Empathy or Antipathy? The Impact of Diversity
AbstractMixing across racial and ethnic lines could spur understanding or inflame tensions between groups. We find that white students at a large state university randomly assigned African American roommates in their first year were more likely to endorse affirmative action and view a diverse student body as essential for a high-quality education. They were also more likely to say they have more personal contact with, and interact more comfortably with, members of minority groups. Although sample sizes are too small to provide definitive evidence, these results suggest students become more empathetic with the social groups to which their roommates belong. (JEL I28, J15, J18, Z13)
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Bibliographic InfoArticle provided by American Economic Association in its journal American Economic Review.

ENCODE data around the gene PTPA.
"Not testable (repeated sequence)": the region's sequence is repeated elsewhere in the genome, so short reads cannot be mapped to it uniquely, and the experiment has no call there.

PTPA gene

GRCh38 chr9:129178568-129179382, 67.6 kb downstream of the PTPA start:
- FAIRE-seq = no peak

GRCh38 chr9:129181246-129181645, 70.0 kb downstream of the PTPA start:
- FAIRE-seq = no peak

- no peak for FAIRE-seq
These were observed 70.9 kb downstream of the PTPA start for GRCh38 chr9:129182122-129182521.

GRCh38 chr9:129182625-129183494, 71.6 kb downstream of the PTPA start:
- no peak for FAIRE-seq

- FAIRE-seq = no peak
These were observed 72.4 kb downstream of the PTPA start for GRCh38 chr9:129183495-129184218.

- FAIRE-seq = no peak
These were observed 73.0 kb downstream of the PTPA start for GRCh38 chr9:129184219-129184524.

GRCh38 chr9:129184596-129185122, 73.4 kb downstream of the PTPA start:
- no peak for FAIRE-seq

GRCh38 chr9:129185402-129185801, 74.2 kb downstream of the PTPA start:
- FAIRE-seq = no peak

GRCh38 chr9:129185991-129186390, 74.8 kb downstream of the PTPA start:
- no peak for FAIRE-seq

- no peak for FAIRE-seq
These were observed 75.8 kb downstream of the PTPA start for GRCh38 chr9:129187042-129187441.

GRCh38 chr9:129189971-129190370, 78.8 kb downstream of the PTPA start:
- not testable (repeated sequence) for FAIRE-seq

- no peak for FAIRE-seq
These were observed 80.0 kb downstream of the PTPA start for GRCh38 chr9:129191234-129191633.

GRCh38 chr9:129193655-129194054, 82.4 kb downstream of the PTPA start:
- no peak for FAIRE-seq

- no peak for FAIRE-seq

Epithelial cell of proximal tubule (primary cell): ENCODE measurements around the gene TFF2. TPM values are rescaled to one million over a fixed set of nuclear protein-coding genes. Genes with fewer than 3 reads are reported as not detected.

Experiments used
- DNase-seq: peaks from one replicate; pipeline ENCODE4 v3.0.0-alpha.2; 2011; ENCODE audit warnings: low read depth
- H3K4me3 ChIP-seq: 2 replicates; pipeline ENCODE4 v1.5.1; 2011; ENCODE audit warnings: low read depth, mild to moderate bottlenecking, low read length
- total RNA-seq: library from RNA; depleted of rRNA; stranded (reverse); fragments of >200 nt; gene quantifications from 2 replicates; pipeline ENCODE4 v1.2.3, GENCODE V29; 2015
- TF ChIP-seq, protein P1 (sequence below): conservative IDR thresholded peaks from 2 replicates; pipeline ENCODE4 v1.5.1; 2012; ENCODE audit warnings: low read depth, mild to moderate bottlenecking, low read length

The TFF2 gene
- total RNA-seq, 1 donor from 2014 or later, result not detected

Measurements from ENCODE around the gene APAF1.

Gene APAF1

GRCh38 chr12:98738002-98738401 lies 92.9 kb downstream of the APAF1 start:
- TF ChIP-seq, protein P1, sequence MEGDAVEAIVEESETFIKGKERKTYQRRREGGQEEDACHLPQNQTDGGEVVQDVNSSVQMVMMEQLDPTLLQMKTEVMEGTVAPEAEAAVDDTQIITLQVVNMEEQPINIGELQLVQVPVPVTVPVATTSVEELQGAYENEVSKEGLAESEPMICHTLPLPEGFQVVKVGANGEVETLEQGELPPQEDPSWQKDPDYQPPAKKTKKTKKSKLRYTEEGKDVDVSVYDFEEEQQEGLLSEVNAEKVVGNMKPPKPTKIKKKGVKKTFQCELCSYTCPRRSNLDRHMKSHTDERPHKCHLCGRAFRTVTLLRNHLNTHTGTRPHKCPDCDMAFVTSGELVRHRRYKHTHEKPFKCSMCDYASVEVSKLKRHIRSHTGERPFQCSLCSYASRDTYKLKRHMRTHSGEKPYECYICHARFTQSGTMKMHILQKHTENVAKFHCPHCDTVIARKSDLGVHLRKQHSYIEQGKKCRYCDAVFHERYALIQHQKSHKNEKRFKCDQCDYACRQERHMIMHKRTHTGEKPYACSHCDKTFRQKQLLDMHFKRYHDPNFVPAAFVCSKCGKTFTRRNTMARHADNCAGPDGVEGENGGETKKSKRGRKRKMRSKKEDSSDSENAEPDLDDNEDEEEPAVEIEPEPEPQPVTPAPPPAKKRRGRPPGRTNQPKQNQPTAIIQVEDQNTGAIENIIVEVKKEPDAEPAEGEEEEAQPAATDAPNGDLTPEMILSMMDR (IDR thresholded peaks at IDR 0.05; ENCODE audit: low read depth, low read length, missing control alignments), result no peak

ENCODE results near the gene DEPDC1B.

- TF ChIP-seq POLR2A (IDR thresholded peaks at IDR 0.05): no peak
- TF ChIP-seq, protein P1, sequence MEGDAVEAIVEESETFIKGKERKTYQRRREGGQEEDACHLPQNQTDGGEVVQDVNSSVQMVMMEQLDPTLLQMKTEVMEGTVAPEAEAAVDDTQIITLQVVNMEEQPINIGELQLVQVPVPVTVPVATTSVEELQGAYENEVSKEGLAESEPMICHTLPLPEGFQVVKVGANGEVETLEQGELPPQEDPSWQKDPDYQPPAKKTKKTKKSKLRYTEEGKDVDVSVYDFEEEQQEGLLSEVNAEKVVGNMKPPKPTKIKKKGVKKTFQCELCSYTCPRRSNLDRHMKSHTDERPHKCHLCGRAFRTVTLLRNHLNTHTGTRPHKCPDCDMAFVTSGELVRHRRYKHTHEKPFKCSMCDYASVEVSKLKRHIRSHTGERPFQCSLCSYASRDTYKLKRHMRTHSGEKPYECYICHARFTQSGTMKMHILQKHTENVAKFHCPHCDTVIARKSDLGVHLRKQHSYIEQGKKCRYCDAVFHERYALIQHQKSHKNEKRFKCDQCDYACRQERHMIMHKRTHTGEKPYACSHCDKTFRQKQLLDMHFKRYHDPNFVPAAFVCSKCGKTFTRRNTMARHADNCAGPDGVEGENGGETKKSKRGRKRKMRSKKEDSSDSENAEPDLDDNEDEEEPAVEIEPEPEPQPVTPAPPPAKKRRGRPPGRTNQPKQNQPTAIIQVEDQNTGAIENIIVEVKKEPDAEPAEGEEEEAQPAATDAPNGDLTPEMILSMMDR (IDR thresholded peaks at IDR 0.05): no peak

Volume (Year): 96 (2006)
Issue (Month): 5 (December)
Find related papers by JEL classification:
- I28 - Health, Education, and Welfare - - Education - - - Government Policy
- J15 - Labor and Demographic Economics - - Demographic Economics - - - Economics of Minorities, Races, Indigenous Peoples, and Immigrants; Non-labor Discrimination
- J18 - Labor and Demographic Economics - - Demographic Economics - - - Public Policy
- Z13 - Other Special Topics - - Cultural Economics - - - Economic Sociology; Economic Anthropology; Social and Economic Stratification
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